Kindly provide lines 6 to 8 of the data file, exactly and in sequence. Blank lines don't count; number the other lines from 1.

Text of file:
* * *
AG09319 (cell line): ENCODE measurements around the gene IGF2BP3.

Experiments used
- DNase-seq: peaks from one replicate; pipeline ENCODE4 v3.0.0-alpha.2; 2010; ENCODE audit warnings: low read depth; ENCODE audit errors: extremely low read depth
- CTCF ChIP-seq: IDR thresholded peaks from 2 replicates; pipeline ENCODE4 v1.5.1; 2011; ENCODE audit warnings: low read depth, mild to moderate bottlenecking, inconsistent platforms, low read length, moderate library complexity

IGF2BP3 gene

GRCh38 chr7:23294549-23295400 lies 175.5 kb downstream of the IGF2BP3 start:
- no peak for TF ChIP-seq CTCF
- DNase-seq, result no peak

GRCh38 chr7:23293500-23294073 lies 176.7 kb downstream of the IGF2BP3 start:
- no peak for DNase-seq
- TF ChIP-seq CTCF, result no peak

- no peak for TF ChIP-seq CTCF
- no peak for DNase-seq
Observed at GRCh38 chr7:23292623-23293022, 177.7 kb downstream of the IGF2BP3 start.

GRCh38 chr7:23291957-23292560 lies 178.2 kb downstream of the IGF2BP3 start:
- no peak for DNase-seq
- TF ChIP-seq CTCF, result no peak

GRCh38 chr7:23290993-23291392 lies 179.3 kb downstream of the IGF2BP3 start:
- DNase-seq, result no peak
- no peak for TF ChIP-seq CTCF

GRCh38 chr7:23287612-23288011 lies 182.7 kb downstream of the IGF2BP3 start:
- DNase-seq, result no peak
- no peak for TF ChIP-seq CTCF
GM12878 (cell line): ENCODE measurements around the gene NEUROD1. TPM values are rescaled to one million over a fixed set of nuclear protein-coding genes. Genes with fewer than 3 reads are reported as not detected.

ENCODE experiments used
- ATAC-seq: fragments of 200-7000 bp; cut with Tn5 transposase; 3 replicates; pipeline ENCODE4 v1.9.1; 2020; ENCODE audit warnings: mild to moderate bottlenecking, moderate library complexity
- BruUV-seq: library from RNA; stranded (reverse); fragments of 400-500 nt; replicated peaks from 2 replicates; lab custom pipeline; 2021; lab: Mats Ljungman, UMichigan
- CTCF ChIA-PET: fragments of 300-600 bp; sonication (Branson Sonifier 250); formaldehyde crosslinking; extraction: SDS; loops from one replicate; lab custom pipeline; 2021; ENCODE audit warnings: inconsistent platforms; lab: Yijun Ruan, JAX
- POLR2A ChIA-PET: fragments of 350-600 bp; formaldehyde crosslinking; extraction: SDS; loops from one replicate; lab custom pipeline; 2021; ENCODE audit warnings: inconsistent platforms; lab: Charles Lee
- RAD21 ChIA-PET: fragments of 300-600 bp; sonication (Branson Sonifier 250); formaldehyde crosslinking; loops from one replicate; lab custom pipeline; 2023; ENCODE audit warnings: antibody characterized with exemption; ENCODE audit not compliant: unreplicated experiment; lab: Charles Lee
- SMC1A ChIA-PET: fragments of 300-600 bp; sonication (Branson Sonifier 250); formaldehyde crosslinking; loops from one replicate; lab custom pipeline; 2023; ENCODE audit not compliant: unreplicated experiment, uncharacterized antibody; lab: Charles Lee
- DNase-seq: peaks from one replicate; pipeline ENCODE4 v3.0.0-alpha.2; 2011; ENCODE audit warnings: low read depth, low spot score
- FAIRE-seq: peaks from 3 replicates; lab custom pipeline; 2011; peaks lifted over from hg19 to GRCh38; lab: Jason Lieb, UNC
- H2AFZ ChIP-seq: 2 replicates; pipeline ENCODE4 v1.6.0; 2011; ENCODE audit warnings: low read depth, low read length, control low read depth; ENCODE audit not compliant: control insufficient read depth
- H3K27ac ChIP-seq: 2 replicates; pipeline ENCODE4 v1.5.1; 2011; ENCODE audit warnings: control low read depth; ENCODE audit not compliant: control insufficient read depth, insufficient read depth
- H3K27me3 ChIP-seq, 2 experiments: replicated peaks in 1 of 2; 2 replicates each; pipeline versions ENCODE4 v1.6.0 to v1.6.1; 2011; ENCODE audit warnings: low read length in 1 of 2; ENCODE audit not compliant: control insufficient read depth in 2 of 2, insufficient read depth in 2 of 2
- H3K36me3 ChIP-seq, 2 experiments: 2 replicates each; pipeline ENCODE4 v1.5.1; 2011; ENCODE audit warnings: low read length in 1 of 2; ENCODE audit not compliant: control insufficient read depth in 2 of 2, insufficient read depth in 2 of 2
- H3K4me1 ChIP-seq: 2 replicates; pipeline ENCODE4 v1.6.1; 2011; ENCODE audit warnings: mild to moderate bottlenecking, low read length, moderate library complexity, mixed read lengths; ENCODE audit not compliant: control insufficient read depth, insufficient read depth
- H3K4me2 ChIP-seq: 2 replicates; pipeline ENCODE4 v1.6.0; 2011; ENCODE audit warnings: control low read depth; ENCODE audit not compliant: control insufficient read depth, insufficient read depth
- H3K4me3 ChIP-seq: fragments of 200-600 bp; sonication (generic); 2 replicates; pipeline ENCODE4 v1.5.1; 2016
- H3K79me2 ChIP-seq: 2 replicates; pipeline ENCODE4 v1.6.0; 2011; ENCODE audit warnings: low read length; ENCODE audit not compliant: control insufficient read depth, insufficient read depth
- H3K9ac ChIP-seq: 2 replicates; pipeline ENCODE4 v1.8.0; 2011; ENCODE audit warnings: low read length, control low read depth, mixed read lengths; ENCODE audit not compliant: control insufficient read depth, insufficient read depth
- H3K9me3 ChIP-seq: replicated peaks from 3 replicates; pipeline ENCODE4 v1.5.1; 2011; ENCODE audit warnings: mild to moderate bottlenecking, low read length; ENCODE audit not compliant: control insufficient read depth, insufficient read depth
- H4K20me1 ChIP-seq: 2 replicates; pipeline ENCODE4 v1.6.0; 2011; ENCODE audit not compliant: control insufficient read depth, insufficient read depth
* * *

GRCh38 chr7:23294549-23295400 lies 175.5 kb downstream of the IGF2BP3 start:
- no peak for TF ChIP-seq CTCF
- DNase-seq, result no peak